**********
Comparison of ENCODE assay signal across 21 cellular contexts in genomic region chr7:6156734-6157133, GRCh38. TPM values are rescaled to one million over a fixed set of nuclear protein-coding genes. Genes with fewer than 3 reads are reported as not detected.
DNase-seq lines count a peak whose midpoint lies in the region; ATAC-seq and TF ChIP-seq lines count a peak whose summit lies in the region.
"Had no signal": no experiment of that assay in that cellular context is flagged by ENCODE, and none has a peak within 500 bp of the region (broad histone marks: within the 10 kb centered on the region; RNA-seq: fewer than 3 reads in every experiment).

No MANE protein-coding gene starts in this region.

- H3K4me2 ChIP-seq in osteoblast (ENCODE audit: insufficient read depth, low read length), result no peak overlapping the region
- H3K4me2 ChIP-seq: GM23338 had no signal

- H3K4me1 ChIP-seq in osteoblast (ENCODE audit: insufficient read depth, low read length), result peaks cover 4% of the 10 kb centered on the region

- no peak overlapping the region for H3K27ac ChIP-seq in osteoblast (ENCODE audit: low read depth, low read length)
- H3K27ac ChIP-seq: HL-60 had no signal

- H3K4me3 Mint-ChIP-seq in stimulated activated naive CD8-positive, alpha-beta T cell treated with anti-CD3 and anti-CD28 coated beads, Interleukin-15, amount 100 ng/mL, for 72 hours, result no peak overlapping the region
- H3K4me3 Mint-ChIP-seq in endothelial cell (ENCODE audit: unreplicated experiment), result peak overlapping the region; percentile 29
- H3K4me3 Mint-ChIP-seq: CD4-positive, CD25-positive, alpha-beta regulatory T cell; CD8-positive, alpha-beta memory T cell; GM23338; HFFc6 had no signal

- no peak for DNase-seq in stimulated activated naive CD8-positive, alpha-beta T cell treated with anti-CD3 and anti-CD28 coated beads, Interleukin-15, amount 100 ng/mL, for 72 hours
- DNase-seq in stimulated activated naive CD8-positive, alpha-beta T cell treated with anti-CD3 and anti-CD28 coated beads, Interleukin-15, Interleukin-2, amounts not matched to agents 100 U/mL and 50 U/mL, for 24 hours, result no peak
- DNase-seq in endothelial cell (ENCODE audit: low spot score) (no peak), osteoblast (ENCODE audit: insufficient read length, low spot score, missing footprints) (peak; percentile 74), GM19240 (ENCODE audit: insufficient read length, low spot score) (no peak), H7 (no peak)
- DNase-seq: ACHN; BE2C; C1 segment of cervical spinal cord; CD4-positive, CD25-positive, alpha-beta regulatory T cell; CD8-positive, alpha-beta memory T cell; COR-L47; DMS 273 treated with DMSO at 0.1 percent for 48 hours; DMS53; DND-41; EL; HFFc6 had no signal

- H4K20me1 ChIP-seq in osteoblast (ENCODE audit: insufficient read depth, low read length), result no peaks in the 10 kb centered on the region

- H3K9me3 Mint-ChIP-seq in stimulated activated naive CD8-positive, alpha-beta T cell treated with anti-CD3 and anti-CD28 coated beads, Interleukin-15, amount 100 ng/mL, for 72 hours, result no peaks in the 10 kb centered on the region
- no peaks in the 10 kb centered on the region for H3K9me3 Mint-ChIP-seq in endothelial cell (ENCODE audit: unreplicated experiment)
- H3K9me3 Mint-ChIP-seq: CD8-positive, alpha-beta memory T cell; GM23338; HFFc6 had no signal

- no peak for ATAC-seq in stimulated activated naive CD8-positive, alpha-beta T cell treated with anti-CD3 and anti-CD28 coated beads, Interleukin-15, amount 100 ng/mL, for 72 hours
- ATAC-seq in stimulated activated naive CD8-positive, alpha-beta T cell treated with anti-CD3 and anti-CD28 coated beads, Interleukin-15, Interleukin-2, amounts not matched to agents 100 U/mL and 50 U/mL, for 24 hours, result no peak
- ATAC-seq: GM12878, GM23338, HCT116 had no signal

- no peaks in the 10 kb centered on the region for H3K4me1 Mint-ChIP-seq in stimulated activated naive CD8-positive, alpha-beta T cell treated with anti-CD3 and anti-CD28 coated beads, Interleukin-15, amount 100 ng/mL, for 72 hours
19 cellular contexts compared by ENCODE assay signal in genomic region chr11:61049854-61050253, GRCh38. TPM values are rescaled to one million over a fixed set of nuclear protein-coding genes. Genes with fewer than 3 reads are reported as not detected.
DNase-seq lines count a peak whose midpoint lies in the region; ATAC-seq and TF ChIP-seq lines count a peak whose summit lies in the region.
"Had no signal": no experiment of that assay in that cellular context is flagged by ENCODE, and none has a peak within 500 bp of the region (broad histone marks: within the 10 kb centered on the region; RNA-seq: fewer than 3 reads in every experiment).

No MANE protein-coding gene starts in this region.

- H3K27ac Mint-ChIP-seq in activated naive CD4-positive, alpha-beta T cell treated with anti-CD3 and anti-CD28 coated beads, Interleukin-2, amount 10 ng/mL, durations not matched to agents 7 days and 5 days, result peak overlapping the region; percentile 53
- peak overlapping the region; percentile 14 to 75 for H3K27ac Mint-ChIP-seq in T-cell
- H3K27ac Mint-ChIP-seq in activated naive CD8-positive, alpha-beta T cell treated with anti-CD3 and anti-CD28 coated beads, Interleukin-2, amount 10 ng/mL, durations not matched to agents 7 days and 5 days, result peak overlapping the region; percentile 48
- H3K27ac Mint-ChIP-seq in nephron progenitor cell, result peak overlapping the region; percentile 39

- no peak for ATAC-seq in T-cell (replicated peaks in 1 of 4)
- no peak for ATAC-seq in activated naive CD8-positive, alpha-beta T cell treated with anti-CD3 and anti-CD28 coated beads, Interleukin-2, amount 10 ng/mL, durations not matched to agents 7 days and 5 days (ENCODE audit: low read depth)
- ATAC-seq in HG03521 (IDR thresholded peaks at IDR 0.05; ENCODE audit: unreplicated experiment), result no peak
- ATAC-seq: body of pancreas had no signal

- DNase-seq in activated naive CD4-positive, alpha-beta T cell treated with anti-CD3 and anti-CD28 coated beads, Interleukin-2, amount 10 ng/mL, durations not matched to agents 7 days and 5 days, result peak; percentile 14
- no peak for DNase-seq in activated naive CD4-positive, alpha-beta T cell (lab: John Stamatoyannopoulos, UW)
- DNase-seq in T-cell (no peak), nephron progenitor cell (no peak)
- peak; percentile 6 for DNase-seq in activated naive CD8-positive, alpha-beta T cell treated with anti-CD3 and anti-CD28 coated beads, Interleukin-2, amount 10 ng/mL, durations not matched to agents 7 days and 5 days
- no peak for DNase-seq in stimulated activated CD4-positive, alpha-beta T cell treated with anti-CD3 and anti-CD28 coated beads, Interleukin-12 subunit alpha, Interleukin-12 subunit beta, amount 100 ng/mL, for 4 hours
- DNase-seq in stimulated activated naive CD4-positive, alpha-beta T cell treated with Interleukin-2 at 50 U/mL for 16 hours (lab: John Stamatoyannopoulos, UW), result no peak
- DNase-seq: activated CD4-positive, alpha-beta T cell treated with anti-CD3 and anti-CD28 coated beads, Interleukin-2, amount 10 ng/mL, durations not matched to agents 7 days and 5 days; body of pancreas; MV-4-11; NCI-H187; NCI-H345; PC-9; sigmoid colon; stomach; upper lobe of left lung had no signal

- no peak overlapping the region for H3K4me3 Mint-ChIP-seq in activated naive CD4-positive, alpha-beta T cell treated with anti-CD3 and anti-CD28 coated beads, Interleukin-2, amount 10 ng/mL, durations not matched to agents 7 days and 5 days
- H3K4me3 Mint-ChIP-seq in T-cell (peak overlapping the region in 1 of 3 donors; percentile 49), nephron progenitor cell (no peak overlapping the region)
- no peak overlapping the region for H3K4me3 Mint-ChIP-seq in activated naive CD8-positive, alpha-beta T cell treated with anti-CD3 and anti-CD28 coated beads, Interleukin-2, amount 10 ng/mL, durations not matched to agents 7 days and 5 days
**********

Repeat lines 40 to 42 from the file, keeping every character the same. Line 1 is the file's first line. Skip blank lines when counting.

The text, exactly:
- peak; percentile 6 for DNase-seq in activated naive CD8-positive, alpha-beta T cell treated with anti-CD3 and anti-CD28 coated beads, Interleukin-2, amount 10 ng/mL, durations not matched to agents 7 days and 5 days
- no peak for DNase-seq in stimulated activated CD4-positive, alpha-beta T cell treated with anti-CD3 and anti-CD28 coated beads, Interleukin-12 subunit alpha, Interleukin-12 subunit beta, amount 100 ng/mL, for 4 hours
- DNase-seq in stimulated activated naive CD4-positive, alpha-beta T cell treated with Interleukin-2 at 50 U/mL for 16 hours (lab: John Stamatoyannopoulos, UW), result no peak